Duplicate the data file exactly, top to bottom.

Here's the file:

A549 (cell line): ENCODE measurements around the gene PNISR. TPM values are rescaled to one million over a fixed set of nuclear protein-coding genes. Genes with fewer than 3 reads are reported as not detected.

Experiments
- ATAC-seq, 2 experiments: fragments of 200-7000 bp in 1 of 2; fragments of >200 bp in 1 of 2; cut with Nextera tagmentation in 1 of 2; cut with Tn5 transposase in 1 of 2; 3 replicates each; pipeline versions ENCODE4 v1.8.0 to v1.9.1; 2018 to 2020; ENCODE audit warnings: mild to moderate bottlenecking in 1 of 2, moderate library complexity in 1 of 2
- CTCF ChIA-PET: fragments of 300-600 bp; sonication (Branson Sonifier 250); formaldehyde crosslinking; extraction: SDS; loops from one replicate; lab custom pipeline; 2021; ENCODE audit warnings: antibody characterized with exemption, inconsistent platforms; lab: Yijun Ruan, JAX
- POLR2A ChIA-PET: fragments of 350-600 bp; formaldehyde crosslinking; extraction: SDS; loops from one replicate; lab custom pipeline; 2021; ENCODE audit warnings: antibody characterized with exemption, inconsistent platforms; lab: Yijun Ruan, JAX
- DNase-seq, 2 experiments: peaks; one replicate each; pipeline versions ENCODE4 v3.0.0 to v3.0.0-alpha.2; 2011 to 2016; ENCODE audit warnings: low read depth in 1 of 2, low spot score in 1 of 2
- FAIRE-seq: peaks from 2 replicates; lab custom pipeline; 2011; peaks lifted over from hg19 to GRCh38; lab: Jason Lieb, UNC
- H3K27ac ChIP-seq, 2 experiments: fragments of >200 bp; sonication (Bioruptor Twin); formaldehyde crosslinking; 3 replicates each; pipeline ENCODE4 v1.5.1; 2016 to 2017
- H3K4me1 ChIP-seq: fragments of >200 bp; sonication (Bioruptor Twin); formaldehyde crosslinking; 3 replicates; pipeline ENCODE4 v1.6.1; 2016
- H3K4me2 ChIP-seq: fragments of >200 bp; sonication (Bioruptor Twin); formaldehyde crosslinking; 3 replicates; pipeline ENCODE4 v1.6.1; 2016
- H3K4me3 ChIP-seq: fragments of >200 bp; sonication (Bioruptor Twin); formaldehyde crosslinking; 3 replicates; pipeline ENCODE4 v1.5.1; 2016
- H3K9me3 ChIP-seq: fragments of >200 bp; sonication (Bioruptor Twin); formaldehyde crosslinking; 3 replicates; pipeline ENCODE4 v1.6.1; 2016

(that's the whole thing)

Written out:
A549 (cell line): ENCODE measurements around the gene PNISR. TPM values are rescaled to one million over a fixed set of nuclear protein-coding genes. Genes with fewer than 3 reads are reported as not detected.

Experiments
- ATAC-seq, 2 experiments: fragments of 200-7000 bp in 1 of 2; fragments of >200 bp in 1 of 2; cut with Nextera tagmentation in 1 of 2; cut with Tn5 transposase in 1 of 2; 3 replicates each; pipeline versions ENCODE4 v1.8.0 to v1.9.1; 2018 to 2020; ENCODE audit warnings: mild to moderate bottlenecking in 1 of 2, moderate library complexity in 1 of 2
- CTCF ChIA-PET: fragments of 300-600 bp; sonication (Branson Sonifier 250); formaldehyde crosslinking; extraction: SDS; loops from one replicate; lab custom pipeline; 2021; ENCODE audit warnings: antibody characterized with exemption, inconsistent platforms; lab: Yijun Ruan, JAX
- POLR2A ChIA-PET: fragments of 350-600 bp; formaldehyde crosslinking; extraction: SDS; loops from one replicate; lab custom pipeline; 2021; ENCODE audit warnings: antibody characterized with exemption, inconsistent platforms; lab: Yijun Ruan, JAX
- DNase-seq, 2 experiments: peaks; one replicate each; pipeline versions ENCODE4 v3.0.0 to v3.0.0-alpha.2; 2011 to 2016; ENCODE audit warnings: low read depth in 1 of 2, low spot score in 1 of 2
- FAIRE-seq: peaks from 2 replicates; lab custom pipeline; 2011; peaks lifted over from hg19 to GRCh38; lab: Jason Lieb, UNC
- H3K27ac ChIP-seq, 2 experiments: fragments of >200 bp; sonication (Bioruptor Twin); formaldehyde crosslinking; 3 replicates each; pipeline ENCODE4 v1.5.1; 2016 to 2017
- H3K4me1 ChIP-seq: fragments of >200 bp; sonication (Bioruptor Twin); formaldehyde crosslinking; 3 replicates; pipeline ENCODE4 v1.6.1; 2016
- H3K4me2 ChIP-seq: fragments of >200 bp; sonication (Bioruptor Twin); formaldehyde crosslinking; 3 replicates; pipeline ENCODE4 v1.6.1; 2016
- H3K4me3 ChIP-seq: fragments of >200 bp; sonication (Bioruptor Twin); formaldehyde crosslinking; 3 replicates; pipeline ENCODE4 v1.5.1; 2016
- H3K9me3 ChIP-seq: fragments of >200 bp; sonication (Bioruptor Twin); formaldehyde crosslinking; 3 replicates; pipeline ENCODE4 v1.6.1; 2016